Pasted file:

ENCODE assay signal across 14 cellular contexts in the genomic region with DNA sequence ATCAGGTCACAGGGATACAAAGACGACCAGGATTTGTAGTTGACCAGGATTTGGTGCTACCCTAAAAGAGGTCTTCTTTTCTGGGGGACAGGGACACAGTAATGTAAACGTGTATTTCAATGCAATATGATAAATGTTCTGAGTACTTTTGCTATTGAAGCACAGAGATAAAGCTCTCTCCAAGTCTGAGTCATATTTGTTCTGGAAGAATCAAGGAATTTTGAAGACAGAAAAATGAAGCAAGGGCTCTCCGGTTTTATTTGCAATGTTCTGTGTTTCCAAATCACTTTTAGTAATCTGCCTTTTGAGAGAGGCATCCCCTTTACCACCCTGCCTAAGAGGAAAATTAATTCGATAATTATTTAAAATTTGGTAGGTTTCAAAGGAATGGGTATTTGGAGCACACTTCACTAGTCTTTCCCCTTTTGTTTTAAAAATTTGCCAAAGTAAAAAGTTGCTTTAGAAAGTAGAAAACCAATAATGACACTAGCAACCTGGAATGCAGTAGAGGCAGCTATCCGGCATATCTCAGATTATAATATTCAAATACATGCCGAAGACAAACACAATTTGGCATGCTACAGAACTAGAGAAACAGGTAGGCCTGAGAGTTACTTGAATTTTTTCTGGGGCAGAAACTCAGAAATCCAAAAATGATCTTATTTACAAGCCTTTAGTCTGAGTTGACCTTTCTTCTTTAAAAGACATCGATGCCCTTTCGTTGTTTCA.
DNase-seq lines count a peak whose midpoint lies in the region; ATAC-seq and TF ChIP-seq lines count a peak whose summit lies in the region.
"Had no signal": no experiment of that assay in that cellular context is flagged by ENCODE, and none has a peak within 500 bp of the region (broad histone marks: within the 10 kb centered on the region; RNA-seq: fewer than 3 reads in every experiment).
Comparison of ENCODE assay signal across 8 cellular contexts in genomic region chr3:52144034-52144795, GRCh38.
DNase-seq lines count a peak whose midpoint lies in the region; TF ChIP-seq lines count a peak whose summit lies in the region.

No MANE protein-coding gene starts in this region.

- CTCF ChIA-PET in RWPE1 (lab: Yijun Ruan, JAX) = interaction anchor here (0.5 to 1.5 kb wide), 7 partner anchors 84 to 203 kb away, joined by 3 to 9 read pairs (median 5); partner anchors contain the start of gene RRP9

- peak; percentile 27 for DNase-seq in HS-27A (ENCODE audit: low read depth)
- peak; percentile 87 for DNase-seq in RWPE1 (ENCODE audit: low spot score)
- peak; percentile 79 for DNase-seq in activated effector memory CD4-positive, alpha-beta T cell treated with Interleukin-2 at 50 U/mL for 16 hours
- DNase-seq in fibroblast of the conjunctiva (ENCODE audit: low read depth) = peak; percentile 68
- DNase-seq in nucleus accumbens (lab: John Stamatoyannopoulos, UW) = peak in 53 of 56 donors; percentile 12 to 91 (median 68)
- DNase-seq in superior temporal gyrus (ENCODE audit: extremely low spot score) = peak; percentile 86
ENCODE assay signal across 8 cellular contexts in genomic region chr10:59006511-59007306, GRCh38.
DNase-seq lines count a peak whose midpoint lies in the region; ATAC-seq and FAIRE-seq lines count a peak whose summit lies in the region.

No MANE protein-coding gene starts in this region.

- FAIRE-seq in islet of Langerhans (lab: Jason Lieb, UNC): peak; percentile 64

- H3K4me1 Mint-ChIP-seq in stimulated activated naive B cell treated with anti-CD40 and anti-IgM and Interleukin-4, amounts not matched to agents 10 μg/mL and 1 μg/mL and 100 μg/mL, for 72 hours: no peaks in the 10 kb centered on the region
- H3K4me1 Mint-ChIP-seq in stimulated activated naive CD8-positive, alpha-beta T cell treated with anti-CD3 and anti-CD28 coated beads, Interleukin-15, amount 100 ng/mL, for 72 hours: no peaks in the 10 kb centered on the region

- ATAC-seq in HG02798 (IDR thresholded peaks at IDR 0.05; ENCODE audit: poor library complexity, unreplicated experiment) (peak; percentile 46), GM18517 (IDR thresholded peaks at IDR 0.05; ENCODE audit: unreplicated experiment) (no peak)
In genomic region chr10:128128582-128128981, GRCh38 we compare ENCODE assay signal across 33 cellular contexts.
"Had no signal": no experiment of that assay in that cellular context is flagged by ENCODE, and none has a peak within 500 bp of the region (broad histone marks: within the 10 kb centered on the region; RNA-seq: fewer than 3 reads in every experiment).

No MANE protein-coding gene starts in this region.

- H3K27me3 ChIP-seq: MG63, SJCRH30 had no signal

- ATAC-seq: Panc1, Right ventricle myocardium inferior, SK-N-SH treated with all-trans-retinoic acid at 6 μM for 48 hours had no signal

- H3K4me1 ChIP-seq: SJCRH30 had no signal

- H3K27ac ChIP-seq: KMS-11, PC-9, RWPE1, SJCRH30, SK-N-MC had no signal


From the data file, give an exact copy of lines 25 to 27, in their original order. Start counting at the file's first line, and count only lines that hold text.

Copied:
- ATAC-seq: Panc1, Right ventricle myocardium inferior, SK-N-SH treated with all-trans-retinoic acid at 6 μM for 48 hours had no signal

- H3K4me1 ChIP-seq: SJCRH30 had no signal

- H3K27ac ChIP-seq: KMS-11, PC-9, RWPE1, SJCRH30, SK-N-MC had no signal